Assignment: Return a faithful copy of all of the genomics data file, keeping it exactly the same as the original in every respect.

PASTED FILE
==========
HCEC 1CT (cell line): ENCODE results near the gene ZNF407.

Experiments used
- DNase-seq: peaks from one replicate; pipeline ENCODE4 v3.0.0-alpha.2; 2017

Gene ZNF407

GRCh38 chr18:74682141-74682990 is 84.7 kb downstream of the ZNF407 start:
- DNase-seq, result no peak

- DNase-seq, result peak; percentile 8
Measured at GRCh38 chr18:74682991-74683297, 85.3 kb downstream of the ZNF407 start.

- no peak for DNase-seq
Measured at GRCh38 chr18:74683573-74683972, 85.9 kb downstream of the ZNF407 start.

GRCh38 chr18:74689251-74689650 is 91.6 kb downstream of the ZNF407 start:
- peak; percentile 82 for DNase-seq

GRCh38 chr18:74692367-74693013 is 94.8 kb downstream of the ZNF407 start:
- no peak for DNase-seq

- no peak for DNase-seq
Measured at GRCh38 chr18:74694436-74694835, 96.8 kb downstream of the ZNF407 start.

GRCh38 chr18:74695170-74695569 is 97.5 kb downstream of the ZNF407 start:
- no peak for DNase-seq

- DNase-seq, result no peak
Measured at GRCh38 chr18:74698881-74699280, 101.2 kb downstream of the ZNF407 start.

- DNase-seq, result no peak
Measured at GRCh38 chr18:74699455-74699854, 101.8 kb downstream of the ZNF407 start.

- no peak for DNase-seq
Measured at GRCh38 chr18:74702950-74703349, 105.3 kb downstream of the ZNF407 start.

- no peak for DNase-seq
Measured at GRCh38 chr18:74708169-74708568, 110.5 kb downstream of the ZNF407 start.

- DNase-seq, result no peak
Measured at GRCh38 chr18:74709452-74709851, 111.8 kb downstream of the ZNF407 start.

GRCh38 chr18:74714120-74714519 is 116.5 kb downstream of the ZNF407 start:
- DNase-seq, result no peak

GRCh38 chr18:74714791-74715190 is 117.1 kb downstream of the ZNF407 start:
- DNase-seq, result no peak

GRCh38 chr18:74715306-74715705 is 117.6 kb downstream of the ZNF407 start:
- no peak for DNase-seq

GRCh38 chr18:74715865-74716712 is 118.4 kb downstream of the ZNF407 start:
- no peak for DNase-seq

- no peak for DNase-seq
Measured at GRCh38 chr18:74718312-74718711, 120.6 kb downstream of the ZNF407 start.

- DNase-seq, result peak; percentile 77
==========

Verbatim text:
HCEC 1CT (cell line): ENCODE results near the gene ZNF407.

Experiments used
- DNase-seq: peaks from one replicate; pipeline ENCODE4 v3.0.0-alpha.2; 2017

Gene ZNF407

GRCh38 chr18:74682141-74682990 is 84.7 kb downstream of the ZNF407 start:
- DNase-seq, result no peak

- DNase-seq, result peak; percentile 8
Measured at GRCh38 chr18:74682991-74683297, 85.3 kb downstream of the ZNF407 start.

- no peak for DNase-seq
Measured at GRCh38 chr18:74683573-74683972, 85.9 kb downstream of the ZNF407 start.

GRCh38 chr18:74689251-74689650 is 91.6 kb downstream of the ZNF407 start:
- peak; percentile 82 for DNase-seq

GRCh38 chr18:74692367-74693013 is 94.8 kb downstream of the ZNF407 start:
- no peak for DNase-seq

- no peak for DNase-seq
Measured at GRCh38 chr18:74694436-74694835, 96.8 kb downstream of the ZNF407 start.

GRCh38 chr18:74695170-74695569 is 97.5 kb downstream of the ZNF407 start:
- no peak for DNase-seq

- DNase-seq, result no peak
Measured at GRCh38 chr18:74698881-74699280, 101.2 kb downstream of the ZNF407 start.

- DNase-seq, result no peak
Measured at GRCh38 chr18:74699455-74699854, 101.8 kb downstream of the ZNF407 start.

- no peak for DNase-seq
Measured at GRCh38 chr18:74702950-74703349, 105.3 kb downstream of the ZNF407 start.

- no peak for DNase-seq
Measured at GRCh38 chr18:74708169-74708568, 110.5 kb downstream of the ZNF407 start.

- DNase-seq, result no peak
Measured at GRCh38 chr18:74709452-74709851, 111.8 kb downstream of the ZNF407 start.

GRCh38 chr18:74714120-74714519 is 116.5 kb downstream of the ZNF407 start:
- DNase-seq, result no peak

GRCh38 chr18:74714791-74715190 is 117.1 kb downstream of the ZNF407 start:
- DNase-seq, result no peak

GRCh38 chr18:74715306-74715705 is 117.6 kb downstream of the ZNF407 start:
- no peak for DNase-seq

GRCh38 chr18:74715865-74716712 is 118.4 kb downstream of the ZNF407 start:
- no peak for DNase-seq

- no peak for DNase-seq
Measured at GRCh38 chr18:74718312-74718711, 120.6 kb downstream of the ZNF407 start.

- DNase-seq, result peak; percentile 77